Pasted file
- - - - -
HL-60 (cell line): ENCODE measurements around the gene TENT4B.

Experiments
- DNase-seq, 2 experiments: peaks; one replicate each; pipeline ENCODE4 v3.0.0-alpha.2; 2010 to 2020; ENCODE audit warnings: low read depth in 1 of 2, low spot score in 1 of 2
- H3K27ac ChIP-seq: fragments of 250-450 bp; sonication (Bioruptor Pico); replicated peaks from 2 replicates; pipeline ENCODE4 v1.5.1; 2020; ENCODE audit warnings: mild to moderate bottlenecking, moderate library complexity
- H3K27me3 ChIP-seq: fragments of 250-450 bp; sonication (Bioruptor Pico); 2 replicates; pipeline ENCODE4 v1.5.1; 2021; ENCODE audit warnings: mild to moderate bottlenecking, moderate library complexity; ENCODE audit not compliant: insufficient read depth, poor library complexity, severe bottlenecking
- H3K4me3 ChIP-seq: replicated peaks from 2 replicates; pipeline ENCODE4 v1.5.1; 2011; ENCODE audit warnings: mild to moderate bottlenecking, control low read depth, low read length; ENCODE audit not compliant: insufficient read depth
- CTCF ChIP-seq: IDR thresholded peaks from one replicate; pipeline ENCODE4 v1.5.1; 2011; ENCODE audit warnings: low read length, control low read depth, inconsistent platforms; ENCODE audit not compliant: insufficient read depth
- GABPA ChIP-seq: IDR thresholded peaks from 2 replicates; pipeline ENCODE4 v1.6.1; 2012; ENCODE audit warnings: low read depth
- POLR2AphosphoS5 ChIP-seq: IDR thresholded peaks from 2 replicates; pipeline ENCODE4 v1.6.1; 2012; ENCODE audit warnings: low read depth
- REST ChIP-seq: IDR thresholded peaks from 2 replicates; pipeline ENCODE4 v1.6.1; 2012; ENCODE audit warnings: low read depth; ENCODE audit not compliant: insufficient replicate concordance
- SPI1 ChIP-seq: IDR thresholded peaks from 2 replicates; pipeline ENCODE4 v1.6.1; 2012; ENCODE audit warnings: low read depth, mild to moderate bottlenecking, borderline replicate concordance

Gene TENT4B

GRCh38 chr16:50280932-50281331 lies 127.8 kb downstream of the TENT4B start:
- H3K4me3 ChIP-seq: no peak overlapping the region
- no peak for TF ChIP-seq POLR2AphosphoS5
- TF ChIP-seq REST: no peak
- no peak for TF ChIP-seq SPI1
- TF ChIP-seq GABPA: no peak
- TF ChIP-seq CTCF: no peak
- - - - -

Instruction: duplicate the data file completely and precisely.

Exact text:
HL-60 (cell line): ENCODE measurements around the gene TENT4B.

Experiments
- DNase-seq, 2 experiments: peaks; one replicate each; pipeline ENCODE4 v3.0.0-alpha.2; 2010 to 2020; ENCODE audit warnings: low read depth in 1 of 2, low spot score in 1 of 2
- H3K27ac ChIP-seq: fragments of 250-450 bp; sonication (Bioruptor Pico); replicated peaks from 2 replicates; pipeline ENCODE4 v1.5.1; 2020; ENCODE audit warnings: mild to moderate bottlenecking, moderate library complexity
- H3K27me3 ChIP-seq: fragments of 250-450 bp; sonication (Bioruptor Pico); 2 replicates; pipeline ENCODE4 v1.5.1; 2021; ENCODE audit warnings: mild to moderate bottlenecking, moderate library complexity; ENCODE audit not compliant: insufficient read depth, poor library complexity, severe bottlenecking
- H3K4me3 ChIP-seq: replicated peaks from 2 replicates; pipeline ENCODE4 v1.5.1; 2011; ENCODE audit warnings: mild to moderate bottlenecking, control low read depth, low read length; ENCODE audit not compliant: insufficient read depth
- CTCF ChIP-seq: IDR thresholded peaks from one replicate; pipeline ENCODE4 v1.5.1; 2011; ENCODE audit warnings: low read length, control low read depth, inconsistent platforms; ENCODE audit not compliant: insufficient read depth
- GABPA ChIP-seq: IDR thresholded peaks from 2 replicates; pipeline ENCODE4 v1.6.1; 2012; ENCODE audit warnings: low read depth
- POLR2AphosphoS5 ChIP-seq: IDR thresholded peaks from 2 replicates; pipeline ENCODE4 v1.6.1; 2012; ENCODE audit warnings: low read depth
- REST ChIP-seq: IDR thresholded peaks from 2 replicates; pipeline ENCODE4 v1.6.1; 2012; ENCODE audit warnings: low read depth; ENCODE audit not compliant: insufficient replicate concordance
- SPI1 ChIP-seq: IDR thresholded peaks from 2 replicates; pipeline ENCODE4 v1.6.1; 2012; ENCODE audit warnings: low read depth, mild to moderate bottlenecking, borderline replicate concordance

Gene TENT4B

GRCh38 chr16:50280932-50281331 lies 127.8 kb downstream of the TENT4B start:
- H3K4me3 ChIP-seq: no peak overlapping the region
- no peak for TF ChIP-seq POLR2AphosphoS5
- TF ChIP-seq REST: no peak
- no peak for TF ChIP-seq SPI1
- TF ChIP-seq GABPA: no peak
- TF ChIP-seq CTCF: no peak